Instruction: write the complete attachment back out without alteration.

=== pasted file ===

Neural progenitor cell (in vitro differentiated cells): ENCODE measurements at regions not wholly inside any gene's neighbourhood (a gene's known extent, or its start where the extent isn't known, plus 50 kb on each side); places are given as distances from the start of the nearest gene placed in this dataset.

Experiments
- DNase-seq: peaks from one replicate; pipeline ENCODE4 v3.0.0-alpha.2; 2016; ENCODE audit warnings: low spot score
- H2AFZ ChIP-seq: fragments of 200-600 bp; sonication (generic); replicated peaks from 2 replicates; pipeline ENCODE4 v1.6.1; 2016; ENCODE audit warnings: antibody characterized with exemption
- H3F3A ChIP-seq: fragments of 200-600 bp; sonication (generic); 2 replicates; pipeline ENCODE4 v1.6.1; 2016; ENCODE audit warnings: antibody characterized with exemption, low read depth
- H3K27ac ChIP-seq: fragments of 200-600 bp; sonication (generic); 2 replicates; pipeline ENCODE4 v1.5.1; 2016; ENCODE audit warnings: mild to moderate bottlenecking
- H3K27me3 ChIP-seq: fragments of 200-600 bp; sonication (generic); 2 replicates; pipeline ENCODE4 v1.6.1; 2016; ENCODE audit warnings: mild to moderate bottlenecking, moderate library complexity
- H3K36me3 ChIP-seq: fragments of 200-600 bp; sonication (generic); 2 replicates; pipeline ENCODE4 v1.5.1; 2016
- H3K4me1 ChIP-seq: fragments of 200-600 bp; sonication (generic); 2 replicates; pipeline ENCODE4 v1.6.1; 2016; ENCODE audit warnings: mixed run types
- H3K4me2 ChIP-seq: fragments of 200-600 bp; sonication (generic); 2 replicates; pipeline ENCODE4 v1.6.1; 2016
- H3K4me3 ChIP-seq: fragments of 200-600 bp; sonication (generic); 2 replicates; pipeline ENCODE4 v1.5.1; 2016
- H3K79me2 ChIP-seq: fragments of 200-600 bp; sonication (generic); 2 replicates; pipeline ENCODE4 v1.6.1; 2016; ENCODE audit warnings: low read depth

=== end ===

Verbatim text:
Neural progenitor cell (in vitro differentiated cells): ENCODE measurements at regions not wholly inside any gene's neighbourhood (a gene's known extent, or its start where the extent isn't known, plus 50 kb on each side); places are given as distances from the start of the nearest gene placed in this dataset.

Experiments
- DNase-seq: peaks from one replicate; pipeline ENCODE4 v3.0.0-alpha.2; 2016; ENCODE audit warnings: low spot score
- H2AFZ ChIP-seq: fragments of 200-600 bp; sonication (generic); replicated peaks from 2 replicates; pipeline ENCODE4 v1.6.1; 2016; ENCODE audit warnings: antibody characterized with exemption
- H3F3A ChIP-seq: fragments of 200-600 bp; sonication (generic); 2 replicates; pipeline ENCODE4 v1.6.1; 2016; ENCODE audit warnings: antibody characterized with exemption, low read depth
- H3K27ac ChIP-seq: fragments of 200-600 bp; sonication (generic); 2 replicates; pipeline ENCODE4 v1.5.1; 2016; ENCODE audit warnings: mild to moderate bottlenecking
- H3K27me3 ChIP-seq: fragments of 200-600 bp; sonication (generic); 2 replicates; pipeline ENCODE4 v1.6.1; 2016; ENCODE audit warnings: mild to moderate bottlenecking, moderate library complexity
- H3K36me3 ChIP-seq: fragments of 200-600 bp; sonication (generic); 2 replicates; pipeline ENCODE4 v1.5.1; 2016
- H3K4me1 ChIP-seq: fragments of 200-600 bp; sonication (generic); 2 replicates; pipeline ENCODE4 v1.6.1; 2016; ENCODE audit warnings: mixed run types
- H3K4me2 ChIP-seq: fragments of 200-600 bp; sonication (generic); 2 replicates; pipeline ENCODE4 v1.6.1; 2016
- H3K4me3 ChIP-seq: fragments of 200-600 bp; sonication (generic); 2 replicates; pipeline ENCODE4 v1.5.1; 2016
- H3K79me2 ChIP-seq: fragments of 200-600 bp; sonication (generic); 2 replicates; pipeline ENCODE4 v1.6.1; 2016; ENCODE audit warnings: low read depth